For drying, I just throw them in the dryer on medium heat. If you want, you can hang dry them or use low heat.

Have you made the switch? 


Have you used cloth pads? How did it go for you? Let me know in the comments!




22 comments:

  1. I have been thinking of trying cloth pads. I am very environmentally conscious, plus I think about all the wasted money every month by using disposable.

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  2. Wow crazy I’ve never heard of that before !

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  3. I have never heard of these before, what an informative post!

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  4. I have heard and seen them way before they start thinking about saving the environment. It was weird to me when I was growing up. Now, they are colorful, those that my parents used to use were white.

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    1. Yes, I hear a lot about how cloth diapers have changed from the past. The same is true with pads. There are so many options now!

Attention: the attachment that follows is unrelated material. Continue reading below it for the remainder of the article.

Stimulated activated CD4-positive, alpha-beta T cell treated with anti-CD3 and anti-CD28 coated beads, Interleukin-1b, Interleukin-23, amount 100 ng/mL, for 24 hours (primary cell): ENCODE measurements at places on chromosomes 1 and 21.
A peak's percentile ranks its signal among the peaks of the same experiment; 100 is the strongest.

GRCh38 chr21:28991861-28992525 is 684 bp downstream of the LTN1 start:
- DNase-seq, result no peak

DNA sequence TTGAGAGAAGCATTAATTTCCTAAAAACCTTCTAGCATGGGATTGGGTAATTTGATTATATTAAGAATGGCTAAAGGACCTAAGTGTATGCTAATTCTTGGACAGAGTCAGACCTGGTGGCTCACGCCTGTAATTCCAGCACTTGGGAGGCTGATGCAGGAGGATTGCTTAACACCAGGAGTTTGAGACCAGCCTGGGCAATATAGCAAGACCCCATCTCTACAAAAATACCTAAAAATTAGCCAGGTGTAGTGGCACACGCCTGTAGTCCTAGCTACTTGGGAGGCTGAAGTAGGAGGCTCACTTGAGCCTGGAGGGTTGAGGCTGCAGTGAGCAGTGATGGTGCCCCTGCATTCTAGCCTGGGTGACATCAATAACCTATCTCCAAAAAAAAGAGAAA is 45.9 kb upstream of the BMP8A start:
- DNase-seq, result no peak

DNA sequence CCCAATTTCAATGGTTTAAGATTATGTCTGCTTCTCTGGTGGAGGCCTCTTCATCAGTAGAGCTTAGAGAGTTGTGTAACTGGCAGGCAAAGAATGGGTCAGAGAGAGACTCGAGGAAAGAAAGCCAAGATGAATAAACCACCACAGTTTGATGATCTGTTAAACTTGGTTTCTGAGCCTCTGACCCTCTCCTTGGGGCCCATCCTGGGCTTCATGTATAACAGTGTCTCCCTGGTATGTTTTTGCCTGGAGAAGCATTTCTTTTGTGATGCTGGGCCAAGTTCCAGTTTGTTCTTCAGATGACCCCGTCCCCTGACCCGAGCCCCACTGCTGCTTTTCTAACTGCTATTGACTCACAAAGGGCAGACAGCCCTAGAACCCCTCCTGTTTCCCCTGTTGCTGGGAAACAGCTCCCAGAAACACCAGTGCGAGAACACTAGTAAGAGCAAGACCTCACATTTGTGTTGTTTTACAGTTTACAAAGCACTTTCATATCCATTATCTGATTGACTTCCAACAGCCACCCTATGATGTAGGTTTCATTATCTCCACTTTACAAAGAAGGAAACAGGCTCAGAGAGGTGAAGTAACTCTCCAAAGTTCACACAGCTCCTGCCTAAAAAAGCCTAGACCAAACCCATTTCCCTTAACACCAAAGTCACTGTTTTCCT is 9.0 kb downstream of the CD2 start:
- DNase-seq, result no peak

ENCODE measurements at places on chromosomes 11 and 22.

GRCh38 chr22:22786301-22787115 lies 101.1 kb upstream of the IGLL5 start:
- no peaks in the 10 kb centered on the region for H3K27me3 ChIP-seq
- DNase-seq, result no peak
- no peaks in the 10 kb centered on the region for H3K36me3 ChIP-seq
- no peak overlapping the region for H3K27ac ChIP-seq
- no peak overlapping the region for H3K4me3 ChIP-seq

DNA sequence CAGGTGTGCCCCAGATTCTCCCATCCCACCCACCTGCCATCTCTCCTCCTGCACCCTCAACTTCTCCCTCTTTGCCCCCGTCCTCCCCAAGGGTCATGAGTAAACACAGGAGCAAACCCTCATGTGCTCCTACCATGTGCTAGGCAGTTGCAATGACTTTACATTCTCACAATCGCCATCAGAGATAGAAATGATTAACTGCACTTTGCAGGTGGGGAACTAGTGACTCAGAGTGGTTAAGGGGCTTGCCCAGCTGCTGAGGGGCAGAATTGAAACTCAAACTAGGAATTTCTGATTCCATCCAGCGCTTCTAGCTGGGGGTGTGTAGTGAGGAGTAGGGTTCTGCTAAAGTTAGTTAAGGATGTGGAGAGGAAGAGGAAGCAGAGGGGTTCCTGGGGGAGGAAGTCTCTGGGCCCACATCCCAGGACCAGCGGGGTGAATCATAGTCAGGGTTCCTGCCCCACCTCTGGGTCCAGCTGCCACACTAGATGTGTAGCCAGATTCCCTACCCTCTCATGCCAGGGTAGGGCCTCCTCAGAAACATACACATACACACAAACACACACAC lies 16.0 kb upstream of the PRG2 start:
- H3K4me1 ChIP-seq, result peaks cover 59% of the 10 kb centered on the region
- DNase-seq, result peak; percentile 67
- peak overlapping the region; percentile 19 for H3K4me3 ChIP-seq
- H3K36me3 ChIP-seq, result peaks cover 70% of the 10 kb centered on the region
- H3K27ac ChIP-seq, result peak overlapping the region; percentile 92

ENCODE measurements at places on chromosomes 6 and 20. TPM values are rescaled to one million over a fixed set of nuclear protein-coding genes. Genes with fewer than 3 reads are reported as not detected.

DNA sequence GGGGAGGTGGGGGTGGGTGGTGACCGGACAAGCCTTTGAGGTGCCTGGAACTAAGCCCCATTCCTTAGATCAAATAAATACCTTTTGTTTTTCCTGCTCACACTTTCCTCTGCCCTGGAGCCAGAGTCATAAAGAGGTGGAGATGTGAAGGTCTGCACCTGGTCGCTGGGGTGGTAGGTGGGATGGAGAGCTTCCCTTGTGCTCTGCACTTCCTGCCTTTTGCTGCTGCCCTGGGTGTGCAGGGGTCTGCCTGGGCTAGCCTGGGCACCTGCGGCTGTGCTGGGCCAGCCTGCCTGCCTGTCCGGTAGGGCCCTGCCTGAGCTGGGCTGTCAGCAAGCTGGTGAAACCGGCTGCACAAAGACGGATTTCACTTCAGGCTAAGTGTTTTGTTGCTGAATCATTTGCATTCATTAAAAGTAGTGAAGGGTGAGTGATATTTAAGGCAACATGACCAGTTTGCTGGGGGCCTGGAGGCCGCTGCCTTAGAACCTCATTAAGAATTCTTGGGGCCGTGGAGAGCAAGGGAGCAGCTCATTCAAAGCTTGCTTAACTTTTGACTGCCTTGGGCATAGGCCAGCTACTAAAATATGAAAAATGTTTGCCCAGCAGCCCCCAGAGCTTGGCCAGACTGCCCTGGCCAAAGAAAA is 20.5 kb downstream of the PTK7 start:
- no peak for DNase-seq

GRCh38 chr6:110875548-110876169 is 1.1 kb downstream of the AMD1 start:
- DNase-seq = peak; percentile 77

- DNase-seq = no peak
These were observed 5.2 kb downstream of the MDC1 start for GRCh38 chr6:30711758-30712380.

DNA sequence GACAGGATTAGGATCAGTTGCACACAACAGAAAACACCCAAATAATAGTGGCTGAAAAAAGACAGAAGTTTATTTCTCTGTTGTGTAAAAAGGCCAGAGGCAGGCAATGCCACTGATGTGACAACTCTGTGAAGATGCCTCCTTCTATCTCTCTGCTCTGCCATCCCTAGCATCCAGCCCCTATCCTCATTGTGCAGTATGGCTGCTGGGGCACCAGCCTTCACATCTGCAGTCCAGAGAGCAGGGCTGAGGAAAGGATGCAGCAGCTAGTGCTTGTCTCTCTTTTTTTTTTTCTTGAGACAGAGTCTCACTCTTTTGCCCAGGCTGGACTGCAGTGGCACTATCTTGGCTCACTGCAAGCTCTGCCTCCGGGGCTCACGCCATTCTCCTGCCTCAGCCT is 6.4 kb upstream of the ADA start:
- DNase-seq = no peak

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  5. Wow! I'm into sustainable products but I don't think this is for me, personally. There are tampons and pads made with organic cotton and non-synthetic material like conventional ones and I'm going to switch to those once my current stash is finishes. I need to change in the middle of the day and stuffing a bloody, wet cloth in my bag is a no-no, even with a wet bag lol. Kudos to you for the change. Really.

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    1. There are also the reusable cups too, where you just wash them between each use.